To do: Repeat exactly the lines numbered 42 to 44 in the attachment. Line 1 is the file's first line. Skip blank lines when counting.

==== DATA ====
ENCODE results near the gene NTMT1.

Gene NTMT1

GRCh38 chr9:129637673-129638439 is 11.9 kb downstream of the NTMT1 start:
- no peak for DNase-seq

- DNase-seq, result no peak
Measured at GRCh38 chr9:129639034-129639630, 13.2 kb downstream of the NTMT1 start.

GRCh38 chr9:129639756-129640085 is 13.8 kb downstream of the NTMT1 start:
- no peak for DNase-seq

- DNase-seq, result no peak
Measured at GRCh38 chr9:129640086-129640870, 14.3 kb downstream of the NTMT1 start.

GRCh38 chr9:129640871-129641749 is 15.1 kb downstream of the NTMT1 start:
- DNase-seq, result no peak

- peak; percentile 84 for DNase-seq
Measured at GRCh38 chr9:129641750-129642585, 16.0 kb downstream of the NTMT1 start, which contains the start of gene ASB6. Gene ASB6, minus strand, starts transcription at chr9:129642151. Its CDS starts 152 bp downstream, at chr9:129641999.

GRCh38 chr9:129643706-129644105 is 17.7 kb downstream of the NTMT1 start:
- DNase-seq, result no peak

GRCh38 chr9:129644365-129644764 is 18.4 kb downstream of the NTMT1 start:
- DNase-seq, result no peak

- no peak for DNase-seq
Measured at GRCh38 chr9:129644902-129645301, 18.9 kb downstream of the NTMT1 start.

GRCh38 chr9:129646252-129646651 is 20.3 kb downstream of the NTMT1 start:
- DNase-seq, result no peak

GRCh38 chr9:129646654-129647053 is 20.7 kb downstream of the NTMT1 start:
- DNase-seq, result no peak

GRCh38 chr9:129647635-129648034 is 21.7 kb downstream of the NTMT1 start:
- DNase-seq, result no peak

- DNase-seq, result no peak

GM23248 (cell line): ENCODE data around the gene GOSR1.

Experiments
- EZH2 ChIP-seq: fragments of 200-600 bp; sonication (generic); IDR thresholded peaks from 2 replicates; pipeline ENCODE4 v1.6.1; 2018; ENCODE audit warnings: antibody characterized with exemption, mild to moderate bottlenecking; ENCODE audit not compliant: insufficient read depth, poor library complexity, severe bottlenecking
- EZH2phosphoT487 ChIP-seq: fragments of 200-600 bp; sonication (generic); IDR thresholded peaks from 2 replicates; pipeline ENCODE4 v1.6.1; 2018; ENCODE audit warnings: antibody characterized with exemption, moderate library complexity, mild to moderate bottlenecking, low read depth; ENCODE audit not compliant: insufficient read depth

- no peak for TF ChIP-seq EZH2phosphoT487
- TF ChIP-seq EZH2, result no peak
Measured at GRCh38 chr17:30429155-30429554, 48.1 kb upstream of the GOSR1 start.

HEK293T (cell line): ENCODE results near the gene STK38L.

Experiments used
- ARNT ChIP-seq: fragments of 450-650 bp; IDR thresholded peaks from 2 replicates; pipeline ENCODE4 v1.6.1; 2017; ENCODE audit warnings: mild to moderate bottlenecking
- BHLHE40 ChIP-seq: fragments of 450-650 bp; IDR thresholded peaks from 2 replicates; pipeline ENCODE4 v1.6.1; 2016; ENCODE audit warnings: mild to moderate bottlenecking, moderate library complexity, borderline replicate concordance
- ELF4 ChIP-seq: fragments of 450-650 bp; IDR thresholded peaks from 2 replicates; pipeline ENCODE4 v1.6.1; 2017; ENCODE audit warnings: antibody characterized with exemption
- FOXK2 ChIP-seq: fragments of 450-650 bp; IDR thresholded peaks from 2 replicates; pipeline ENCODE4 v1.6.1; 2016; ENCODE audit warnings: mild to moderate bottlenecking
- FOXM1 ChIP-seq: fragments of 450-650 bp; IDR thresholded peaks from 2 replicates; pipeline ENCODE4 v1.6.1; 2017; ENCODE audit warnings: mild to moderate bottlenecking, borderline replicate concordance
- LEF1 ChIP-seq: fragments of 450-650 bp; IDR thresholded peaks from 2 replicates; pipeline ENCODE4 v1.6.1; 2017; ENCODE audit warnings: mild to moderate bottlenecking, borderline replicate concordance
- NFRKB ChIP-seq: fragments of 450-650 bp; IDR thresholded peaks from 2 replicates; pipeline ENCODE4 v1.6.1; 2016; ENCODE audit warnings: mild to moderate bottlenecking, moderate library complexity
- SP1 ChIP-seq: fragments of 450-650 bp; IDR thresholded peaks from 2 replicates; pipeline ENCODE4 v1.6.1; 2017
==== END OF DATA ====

- LEF1 ChIP-seq: fragments of 450-650 bp; IDR thresholded peaks from 2 replicates; pipeline ENCODE4 v1.6.1; 2017; ENCODE audit warnings: mild to moderate bottlenecking, borderline replicate concordance
- NFRKB ChIP-seq: fragments of 450-650 bp; IDR thresholded peaks from 2 replicates; pipeline ENCODE4 v1.6.1; 2016; ENCODE audit warnings: mild to moderate bottlenecking, moderate library complexity
- SP1 ChIP-seq: fragments of 450-650 bp; IDR thresholded peaks from 2 replicates; pipeline ENCODE4 v1.6.1; 2017